Our solution was to create a path for Aimie and her friends to actively participate in creating a movie-night together through our mobile-hybrid.

In addition to cultivating our persona, Aimie, through user interviews and insights, we scoped the current market and the various competitors and comparators that are in the business of social as well as those in the movie-listing and ticketing sector.

Here we would find that messaging services used like, iMessage and Facebook Messenger were direct competitors to our model and that Fandango and MoviePass were highly used utilities within the industry for those searching and purchasing movie tickets. However, with that said, neither comp. was focussed or featured the desire to connect the two.

Here’s where MoviePal makes it’s feature debut.

Now Presenting: MoviePal.

Considering all steps (Trigger, Action, Variable Rewards, Investment) within The Hook Model, MoviePal marries social-connection and communications with content-listings and purchasing in one space, without the need to use multiple messaging platforms and additional ticketing apps to coordinate a successful movie-night with friends.

  • Our trigger encourages users to invite others to their event listing, while invites and RSVPs show up as push notifications to invitees.
  • Users take action by responding to invites and voting on which movie to see.
  • The variable reward is illustrated by voting and participating in the group chat forum.
  • Users commit to investment by accepting the invite and returning to vote and again to discuss in the forum and eventually to making a ticket purchase.

Our first low-to-mid fidelity iterations focused on the user as if they were creating an event to which they would invite friends to join. What made this system different from something like Facebook Events, is that this was to be specific to choosing a movie and not open to any number of events or to the public. The platform also includes a feature where “invitees” are encouraged to vote on a selection of films to see — creating an experience of democratization that encourages user investment based on the Hook Model.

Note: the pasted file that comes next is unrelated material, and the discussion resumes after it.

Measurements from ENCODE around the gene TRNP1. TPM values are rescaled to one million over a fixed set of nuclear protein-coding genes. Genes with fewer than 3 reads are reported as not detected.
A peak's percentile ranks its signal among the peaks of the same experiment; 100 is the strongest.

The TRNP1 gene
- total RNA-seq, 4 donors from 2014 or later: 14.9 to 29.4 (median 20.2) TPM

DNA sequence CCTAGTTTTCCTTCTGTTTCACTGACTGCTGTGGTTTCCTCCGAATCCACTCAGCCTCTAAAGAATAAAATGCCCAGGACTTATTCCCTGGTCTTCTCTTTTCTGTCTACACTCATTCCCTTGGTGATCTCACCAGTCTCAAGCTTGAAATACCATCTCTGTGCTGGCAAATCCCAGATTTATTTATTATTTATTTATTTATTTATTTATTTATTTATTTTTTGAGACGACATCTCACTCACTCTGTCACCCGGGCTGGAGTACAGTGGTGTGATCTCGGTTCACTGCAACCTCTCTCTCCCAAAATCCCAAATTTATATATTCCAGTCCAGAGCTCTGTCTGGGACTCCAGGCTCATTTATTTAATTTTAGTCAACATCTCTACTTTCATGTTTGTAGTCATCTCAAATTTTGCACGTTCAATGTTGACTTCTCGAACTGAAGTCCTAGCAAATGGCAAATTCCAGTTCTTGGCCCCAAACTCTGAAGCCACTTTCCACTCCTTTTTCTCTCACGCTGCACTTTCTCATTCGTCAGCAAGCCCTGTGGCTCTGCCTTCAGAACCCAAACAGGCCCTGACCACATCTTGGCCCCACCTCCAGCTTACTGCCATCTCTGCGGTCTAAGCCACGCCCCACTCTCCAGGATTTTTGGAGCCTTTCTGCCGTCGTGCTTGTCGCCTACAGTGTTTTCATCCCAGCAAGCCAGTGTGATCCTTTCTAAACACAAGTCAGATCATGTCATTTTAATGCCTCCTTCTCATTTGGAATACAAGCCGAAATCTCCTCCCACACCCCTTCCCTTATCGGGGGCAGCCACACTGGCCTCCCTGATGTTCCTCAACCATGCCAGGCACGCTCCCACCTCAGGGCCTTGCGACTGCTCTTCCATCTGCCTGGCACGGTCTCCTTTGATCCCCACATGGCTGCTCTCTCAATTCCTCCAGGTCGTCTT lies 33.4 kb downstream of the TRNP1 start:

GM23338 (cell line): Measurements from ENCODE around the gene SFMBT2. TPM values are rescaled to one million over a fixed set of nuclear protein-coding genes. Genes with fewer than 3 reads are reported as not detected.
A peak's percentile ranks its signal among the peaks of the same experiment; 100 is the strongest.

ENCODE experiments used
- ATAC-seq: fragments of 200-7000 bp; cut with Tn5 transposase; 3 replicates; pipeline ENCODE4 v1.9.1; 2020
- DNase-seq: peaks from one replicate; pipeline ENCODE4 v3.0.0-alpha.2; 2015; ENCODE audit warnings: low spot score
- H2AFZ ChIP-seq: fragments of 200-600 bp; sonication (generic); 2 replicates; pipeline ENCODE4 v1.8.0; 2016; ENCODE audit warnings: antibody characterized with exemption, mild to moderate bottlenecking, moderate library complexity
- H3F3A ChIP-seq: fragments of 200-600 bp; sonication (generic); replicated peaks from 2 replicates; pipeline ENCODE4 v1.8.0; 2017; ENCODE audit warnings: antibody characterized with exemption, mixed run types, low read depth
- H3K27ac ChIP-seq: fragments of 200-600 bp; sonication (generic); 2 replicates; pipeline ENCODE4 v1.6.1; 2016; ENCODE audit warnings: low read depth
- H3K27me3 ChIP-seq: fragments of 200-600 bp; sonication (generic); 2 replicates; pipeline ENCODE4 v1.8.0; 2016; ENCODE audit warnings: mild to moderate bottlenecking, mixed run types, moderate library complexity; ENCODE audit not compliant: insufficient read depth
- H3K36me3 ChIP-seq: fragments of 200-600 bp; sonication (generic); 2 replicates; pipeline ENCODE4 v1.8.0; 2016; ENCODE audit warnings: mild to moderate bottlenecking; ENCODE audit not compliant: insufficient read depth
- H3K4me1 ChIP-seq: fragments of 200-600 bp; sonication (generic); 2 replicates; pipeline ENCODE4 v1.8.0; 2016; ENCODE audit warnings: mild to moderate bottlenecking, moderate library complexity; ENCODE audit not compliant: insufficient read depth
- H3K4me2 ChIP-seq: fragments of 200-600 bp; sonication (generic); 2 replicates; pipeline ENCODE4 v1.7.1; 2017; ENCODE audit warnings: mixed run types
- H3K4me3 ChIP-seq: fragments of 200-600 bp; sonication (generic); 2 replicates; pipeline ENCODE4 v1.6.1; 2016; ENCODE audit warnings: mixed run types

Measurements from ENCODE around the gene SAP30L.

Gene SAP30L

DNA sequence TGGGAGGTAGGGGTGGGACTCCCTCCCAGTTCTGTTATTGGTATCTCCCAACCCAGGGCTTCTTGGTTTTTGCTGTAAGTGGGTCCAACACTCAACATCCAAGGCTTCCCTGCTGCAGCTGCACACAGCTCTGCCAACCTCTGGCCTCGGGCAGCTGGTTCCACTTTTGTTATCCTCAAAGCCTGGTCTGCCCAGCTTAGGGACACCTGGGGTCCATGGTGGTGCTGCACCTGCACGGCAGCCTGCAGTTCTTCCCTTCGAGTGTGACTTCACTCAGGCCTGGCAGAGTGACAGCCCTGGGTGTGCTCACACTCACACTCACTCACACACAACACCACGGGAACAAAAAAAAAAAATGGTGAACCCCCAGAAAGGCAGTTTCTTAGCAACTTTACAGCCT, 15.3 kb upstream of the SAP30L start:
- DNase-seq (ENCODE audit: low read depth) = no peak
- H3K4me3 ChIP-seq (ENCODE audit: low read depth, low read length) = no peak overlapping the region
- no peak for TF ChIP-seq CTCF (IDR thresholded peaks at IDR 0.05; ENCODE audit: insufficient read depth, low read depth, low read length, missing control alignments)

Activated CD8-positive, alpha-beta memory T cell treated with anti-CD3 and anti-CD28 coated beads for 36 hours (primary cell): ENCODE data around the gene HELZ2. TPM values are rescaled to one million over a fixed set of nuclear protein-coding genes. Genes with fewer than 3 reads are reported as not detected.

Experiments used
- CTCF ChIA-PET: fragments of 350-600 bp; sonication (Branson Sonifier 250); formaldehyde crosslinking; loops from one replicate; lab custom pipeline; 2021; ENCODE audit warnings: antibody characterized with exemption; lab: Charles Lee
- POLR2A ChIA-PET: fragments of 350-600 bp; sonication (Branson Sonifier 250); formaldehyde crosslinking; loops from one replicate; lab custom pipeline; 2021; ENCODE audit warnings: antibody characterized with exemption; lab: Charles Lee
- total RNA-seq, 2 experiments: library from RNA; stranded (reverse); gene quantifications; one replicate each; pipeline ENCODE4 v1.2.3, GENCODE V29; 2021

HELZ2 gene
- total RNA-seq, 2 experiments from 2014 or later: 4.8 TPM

Through user testing, initial reactions to the concept was positive, though users wanted more information regarding the level of democratization each user had, and if there was a minimum or maximum number of movies that could be selected per “event”. Users were also confused regarding basic hierarchy and general questions of navigation that we would solve for in our next iterations.

Additional mid-fidelity testing begged several questions: Users wanted to know how the Invitee would interact with the page; users wanted to know what would happen if there was a tiebreaker in the movie-voting process, and how the payment would work within a group setting — if purchases could be split amongst users and if something like a Venmo partnership would be included.

Addressing these concerns, we developed a high-fidelity prototype, which also considered how a user might sync their contacts and also encouraged users to communicate directly through the app via the chat-messaging feature to better coordinate their movie-night.

Hi-Fi Prototype Link:

Though payment services like, Venmo were mentioned, our main partnership considers Fandango as a primary partner. 53% of those surveyed and interviewed said they use Fandango to search movie listings, while 71% use mobile (websites and native apps) to search and purchase their movie tickets. Since MoviePal seeks to solve the social coordination problem-space within selecting a movie for a group of people, Fandango’s platform would allow us to merge our mobile-hybrid solution with a service people already use, bringing the planning of movie nights and the purchasing of movie tickets — together.

With a plethora of possible features and partnerships including, integrated ride-share services like Uber to get movie-goers to the theater on-time, if given more time and the opportunity to further develop MoviePal, we would encourage stakeholders to facilitate investment in this concept by encouraging the following additional next steps:

Andy Morris

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DJ and Graphic Designer turned UX/UI Designer/Researcher: